Houserules

I think from a pure game mechanical point, crossbows being as weak as they are, having one as a mage would probably not be too powerful. However, the crossbow does not count strength penalties either, so trying to use one with a strength of 6 would be pretty powerful compared to all other options. Gameplay wise, it doesn't make a difference with all the other combat disadvantages of the mage (even if it grants more damage, I'd say let him have it for the one occasion every session the mage actually manages to hit), but personally, I would not allow it for style reasons. Have you ever read a book or seen a movie where the mage was dragging along a crossbow? As a matter of fact, I cannot even remember one where the mage had any ranged weapon at all.

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Brian Burl

User

( 6 months ago )

 

Is there some game balance concern at work here I'm not seeing?

Intention of the rules

Mages cannot wear armor, have only few hitpoints and are very restricted concerning weapons. This is for game balance reasons to offset their enormous magical potential. This balance considerations are explained by the fact that mages have no training at all with weapons or armor to focus on magic. They can only use very basic household weapons and a crossbow is not one of them.

Reality

In reality, although we consider crossbows a relatively easy weapon to use compared to the bow, that's only half the truth. The mage's weapons, like darts, staff and dagger can be handled be virtually anyone. I can handle them good enough to not hurt myself (mostly...) and I have no training at all. A crossbow does need training. Although I theoretically know how a crossbow works, if you gave one to me, I'd probably have problems to get the mechanic to work. Is it easy to learn? Probably. Does it need training? Yes, it does. And why would I train to use a crossbow when I could spend the time to learn magic.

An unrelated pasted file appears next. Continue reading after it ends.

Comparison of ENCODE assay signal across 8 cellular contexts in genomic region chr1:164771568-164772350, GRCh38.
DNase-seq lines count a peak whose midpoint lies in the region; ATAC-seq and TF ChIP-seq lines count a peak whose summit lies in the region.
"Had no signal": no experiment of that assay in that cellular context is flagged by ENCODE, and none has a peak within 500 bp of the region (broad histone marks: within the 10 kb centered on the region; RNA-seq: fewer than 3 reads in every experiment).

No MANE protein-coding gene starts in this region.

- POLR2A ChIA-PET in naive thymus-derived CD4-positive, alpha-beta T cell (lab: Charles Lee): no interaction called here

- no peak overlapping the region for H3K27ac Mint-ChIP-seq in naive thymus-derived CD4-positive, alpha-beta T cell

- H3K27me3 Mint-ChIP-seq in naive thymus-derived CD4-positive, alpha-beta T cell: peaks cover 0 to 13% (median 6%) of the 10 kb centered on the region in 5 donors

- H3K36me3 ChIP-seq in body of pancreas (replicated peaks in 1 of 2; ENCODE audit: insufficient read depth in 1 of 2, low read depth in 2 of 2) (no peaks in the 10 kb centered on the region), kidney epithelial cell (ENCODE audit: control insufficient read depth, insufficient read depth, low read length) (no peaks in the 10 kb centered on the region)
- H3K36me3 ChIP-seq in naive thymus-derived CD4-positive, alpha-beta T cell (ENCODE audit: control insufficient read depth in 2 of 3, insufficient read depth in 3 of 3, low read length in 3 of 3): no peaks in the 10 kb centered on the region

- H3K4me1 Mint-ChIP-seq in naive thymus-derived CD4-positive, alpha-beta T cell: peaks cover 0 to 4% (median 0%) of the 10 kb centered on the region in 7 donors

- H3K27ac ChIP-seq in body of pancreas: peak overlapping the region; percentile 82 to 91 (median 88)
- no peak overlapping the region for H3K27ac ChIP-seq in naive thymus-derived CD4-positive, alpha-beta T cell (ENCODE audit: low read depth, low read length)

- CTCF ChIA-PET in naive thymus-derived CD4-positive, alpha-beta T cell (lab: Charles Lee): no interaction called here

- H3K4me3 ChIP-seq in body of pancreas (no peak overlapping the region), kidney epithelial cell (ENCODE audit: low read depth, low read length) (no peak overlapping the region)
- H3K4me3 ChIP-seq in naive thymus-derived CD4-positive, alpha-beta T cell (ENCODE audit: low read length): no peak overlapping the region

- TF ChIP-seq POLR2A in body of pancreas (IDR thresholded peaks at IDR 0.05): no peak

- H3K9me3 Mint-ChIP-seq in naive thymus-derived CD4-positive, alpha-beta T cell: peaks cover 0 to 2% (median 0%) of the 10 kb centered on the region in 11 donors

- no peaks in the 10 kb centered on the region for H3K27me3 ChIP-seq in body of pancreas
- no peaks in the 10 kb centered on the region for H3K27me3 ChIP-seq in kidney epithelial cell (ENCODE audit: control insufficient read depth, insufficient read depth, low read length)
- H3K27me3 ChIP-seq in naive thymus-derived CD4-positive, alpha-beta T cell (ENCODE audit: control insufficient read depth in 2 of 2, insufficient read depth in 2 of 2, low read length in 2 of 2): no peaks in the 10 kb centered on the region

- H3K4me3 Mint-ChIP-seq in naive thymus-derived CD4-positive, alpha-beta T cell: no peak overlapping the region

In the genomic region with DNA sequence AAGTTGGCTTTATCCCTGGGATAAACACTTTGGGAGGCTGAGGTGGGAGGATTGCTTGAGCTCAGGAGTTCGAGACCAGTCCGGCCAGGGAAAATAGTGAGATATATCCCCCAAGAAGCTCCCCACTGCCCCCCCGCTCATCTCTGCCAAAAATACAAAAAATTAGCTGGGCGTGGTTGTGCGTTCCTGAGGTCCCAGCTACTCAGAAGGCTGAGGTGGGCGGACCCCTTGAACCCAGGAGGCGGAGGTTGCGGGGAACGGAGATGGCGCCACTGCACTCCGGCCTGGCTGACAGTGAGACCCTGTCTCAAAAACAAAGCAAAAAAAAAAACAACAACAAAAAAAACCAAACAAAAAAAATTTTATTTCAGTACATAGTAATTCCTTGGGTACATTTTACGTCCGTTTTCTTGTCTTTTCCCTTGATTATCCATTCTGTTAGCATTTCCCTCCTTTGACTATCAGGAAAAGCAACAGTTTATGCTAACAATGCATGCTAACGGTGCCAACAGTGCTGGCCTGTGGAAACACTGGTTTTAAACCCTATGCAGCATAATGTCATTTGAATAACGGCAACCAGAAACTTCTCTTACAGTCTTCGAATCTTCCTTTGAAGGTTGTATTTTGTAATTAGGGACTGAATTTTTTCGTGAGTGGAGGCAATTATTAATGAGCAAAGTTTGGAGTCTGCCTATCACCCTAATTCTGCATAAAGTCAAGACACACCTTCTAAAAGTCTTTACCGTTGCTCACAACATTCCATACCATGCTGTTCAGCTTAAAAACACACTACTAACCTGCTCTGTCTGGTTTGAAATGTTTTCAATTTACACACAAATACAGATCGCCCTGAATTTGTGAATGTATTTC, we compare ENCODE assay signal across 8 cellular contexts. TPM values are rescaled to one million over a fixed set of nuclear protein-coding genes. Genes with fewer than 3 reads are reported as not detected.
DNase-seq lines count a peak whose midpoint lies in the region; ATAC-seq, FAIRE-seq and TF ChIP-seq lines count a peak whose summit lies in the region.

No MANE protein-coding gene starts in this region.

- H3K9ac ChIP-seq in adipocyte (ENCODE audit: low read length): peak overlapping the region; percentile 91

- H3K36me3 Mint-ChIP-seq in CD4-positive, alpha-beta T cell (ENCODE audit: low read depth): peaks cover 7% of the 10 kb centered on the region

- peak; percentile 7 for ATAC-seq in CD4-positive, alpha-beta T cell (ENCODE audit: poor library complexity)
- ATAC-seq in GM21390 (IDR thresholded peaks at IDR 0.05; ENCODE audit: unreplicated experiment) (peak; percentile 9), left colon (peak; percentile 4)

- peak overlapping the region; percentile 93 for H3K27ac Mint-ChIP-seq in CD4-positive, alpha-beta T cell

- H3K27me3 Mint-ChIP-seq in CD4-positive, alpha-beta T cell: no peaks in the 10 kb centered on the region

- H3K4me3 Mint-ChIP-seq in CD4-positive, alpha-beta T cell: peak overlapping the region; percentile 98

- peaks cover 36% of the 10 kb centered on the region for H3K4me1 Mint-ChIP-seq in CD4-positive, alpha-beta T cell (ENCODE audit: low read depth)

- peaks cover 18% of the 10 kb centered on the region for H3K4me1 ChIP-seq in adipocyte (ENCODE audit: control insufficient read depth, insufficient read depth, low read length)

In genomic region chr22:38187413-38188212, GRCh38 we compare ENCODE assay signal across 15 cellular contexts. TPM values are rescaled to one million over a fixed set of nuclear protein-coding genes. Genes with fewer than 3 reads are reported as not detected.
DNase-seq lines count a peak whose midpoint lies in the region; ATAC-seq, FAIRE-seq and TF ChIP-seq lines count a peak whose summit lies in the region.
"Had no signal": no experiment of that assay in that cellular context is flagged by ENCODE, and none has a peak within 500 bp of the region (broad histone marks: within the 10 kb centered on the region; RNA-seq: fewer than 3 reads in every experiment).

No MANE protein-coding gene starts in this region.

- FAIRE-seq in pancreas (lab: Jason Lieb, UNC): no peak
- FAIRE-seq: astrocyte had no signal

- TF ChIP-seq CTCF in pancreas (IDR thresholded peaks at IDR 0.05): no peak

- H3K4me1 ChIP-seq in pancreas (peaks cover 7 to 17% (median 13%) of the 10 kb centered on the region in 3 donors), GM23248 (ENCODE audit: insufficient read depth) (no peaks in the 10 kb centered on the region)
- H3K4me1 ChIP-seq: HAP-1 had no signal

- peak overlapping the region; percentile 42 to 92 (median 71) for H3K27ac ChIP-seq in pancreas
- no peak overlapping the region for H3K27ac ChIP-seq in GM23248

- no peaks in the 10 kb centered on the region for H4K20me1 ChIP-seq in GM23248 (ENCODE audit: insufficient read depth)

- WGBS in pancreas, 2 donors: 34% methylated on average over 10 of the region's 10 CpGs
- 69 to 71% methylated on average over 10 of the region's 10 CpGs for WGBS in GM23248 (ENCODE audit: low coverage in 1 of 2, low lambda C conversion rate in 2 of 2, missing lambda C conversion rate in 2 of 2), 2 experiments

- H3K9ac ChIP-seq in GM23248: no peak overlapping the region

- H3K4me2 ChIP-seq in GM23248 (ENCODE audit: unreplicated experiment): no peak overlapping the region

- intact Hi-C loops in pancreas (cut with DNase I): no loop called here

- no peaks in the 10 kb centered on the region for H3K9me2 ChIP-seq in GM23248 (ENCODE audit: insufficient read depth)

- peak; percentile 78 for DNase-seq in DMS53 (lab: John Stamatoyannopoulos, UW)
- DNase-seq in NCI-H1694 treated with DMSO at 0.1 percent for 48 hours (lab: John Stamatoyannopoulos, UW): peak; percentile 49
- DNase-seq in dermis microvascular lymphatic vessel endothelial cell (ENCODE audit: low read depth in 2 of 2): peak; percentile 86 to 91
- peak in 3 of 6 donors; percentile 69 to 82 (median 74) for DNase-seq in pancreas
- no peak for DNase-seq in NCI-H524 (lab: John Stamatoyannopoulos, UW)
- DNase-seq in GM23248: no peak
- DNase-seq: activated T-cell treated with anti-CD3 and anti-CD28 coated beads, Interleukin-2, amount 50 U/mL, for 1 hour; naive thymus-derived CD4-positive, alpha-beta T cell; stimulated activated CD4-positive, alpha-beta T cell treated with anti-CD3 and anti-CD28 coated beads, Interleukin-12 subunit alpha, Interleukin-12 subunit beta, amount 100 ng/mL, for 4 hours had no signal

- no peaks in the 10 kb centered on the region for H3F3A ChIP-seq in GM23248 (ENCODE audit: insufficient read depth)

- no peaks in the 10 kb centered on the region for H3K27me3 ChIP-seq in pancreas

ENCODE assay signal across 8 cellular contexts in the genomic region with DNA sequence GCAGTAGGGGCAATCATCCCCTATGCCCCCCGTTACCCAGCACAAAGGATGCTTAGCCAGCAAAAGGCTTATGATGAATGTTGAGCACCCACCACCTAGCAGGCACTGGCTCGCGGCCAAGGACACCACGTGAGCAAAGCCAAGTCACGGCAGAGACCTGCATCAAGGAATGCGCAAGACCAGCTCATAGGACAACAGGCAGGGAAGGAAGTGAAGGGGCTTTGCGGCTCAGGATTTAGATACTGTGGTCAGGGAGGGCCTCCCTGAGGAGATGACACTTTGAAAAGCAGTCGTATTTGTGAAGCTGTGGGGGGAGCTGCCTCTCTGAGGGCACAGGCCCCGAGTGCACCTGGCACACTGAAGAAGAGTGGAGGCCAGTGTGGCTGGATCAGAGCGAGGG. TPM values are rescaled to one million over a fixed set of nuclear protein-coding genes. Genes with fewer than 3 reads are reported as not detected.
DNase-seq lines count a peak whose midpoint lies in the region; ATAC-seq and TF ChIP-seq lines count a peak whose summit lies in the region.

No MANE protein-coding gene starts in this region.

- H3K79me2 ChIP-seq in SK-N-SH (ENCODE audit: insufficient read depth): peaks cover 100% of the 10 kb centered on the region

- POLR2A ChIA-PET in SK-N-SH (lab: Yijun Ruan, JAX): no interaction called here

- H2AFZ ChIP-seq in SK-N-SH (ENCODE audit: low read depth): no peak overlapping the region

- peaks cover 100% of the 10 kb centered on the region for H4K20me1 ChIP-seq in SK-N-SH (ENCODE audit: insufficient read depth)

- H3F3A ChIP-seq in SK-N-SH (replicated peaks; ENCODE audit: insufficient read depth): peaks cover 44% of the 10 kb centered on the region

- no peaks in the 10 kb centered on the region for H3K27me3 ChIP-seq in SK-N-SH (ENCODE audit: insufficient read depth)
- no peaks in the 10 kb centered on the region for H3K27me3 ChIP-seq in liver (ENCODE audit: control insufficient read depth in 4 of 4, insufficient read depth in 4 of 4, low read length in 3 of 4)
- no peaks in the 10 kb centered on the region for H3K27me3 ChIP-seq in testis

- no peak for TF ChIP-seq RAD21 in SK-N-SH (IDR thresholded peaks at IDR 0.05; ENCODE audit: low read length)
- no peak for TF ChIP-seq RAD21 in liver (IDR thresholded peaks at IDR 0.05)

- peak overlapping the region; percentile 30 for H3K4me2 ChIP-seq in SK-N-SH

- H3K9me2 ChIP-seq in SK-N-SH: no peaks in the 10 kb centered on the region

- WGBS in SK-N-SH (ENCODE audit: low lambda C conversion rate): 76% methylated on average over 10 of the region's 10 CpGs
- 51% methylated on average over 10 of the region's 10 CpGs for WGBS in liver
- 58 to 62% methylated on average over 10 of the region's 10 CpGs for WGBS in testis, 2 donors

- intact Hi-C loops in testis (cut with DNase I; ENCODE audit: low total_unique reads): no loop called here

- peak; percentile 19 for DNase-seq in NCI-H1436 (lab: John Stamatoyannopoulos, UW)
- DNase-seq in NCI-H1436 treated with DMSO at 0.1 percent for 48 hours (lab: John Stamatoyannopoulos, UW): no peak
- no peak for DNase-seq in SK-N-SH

Speculation

Crossbows are a relatively powerful weapon. However, compared to the bow using 2e rules, it's horrible. There is nothing in the books actually describing the crossbow as inferior to the bow, so I guess it was not intended for it to be that weak. It did have superior range, it's just that D&D does not actually use that range very often. If the next dungeon wall is 30 feet away, having a good long range is not enough to make up for the advantages of the bow. The crossbow did get stronger in later editions. So the reasoning for not allowing mages to use one probably was that the crossbow should have been a powerful weapon at least somewhat comparable to the bow and therefore the balance would have required it to not be usable by mages.

Houserules

I think from a pure game mechanical point, crossbows being as weak as they are, having one as a mage would probably not be too powerful. However, the crossbow does not count strength penalties either, so trying to use one with a strength of 6 would be pretty powerful compared to all other options. Gameplay wise, it doesn't make a difference with all the other combat disadvantages of the mage (even if it grants more damage, I'd say let him have it for the one occasion every session the mage actually manages to hit), but personally, I would not allow it for style reasons. Have you ever read a book or seen a movie where the mage was dragging along a crossbow? As a matter of fact, I cannot even remember one where the mage had any ranged weapon at all.

what's your interest